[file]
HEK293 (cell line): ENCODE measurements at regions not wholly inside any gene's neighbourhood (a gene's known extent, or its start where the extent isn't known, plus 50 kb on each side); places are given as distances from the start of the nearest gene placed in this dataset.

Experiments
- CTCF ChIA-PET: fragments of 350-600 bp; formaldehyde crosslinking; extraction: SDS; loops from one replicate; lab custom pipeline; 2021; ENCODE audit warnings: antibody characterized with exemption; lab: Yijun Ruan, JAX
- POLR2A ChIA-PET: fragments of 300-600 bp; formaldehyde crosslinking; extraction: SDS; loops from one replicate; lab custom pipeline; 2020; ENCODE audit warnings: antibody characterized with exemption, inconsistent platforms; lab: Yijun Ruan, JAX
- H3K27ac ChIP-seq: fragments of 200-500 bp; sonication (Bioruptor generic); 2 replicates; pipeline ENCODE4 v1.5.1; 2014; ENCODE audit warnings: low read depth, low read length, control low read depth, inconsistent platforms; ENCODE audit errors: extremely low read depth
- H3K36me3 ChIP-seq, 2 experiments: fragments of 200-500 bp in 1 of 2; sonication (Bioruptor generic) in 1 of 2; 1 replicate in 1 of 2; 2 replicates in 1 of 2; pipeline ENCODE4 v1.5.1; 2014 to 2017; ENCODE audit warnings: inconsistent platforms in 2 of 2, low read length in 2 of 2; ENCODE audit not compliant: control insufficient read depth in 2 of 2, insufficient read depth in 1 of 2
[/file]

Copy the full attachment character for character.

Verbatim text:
HEK293 (cell line): ENCODE measurements at regions not wholly inside any gene's neighbourhood (a gene's known extent, or its start where the extent isn't known, plus 50 kb on each side); places are given as distances from the start of the nearest gene placed in this dataset.

Experiments
- CTCF ChIA-PET: fragments of 350-600 bp; formaldehyde crosslinking; extraction: SDS; loops from one replicate; lab custom pipeline; 2021; ENCODE audit warnings: antibody characterized with exemption; lab: Yijun Ruan, JAX
- POLR2A ChIA-PET: fragments of 300-600 bp; formaldehyde crosslinking; extraction: SDS; loops from one replicate; lab custom pipeline; 2020; ENCODE audit warnings: antibody characterized with exemption, inconsistent platforms; lab: Yijun Ruan, JAX
- H3K27ac ChIP-seq: fragments of 200-500 bp; sonication (Bioruptor generic); 2 replicates; pipeline ENCODE4 v1.5.1; 2014; ENCODE audit warnings: low read depth, low read length, control low read depth, inconsistent platforms; ENCODE audit errors: extremely low read depth
- H3K36me3 ChIP-seq, 2 experiments: fragments of 200-500 bp in 1 of 2; sonication (Bioruptor generic) in 1 of 2; 1 replicate in 1 of 2; 2 replicates in 1 of 2; pipeline ENCODE4 v1.5.1; 2014 to 2017; ENCODE audit warnings: inconsistent platforms in 2 of 2, low read length in 2 of 2; ENCODE audit not compliant: control insufficient read depth in 2 of 2, insufficient read depth in 1 of 2